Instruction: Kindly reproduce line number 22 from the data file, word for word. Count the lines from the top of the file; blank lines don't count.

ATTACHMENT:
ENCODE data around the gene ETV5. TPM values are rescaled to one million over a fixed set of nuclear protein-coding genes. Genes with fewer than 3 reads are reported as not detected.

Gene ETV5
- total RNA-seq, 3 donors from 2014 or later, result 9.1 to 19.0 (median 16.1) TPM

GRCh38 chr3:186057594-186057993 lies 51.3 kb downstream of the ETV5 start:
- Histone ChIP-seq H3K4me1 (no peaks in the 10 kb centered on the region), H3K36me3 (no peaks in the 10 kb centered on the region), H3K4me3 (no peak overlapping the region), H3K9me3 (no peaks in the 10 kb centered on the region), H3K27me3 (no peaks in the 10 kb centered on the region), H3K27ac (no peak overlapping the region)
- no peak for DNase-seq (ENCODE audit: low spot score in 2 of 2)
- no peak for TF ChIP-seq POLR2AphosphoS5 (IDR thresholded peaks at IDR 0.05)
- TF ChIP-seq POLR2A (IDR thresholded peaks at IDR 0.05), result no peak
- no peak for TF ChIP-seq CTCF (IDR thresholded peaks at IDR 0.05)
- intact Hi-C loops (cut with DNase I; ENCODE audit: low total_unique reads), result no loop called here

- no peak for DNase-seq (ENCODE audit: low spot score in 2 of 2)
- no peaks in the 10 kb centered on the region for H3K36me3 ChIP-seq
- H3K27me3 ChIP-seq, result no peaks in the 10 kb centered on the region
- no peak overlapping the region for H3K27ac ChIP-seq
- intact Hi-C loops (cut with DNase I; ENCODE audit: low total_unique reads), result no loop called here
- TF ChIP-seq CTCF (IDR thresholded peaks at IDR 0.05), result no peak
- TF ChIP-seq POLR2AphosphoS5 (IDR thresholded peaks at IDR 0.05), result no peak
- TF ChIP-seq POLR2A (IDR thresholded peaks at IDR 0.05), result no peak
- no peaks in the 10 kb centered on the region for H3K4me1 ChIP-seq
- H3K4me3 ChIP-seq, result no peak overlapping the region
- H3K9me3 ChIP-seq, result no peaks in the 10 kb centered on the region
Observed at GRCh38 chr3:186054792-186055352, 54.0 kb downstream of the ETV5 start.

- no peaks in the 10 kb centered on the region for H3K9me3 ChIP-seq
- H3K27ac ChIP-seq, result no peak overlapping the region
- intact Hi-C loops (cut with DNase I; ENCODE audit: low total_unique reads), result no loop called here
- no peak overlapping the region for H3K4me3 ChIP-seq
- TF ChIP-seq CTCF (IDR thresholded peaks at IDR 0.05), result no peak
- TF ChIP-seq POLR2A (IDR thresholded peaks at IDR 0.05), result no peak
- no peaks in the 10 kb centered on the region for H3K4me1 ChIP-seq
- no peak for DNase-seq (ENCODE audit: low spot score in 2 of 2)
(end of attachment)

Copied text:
Observed at GRCh38 chr3:186054792-186055352, 54.0 kb downstream of the ETV5 start.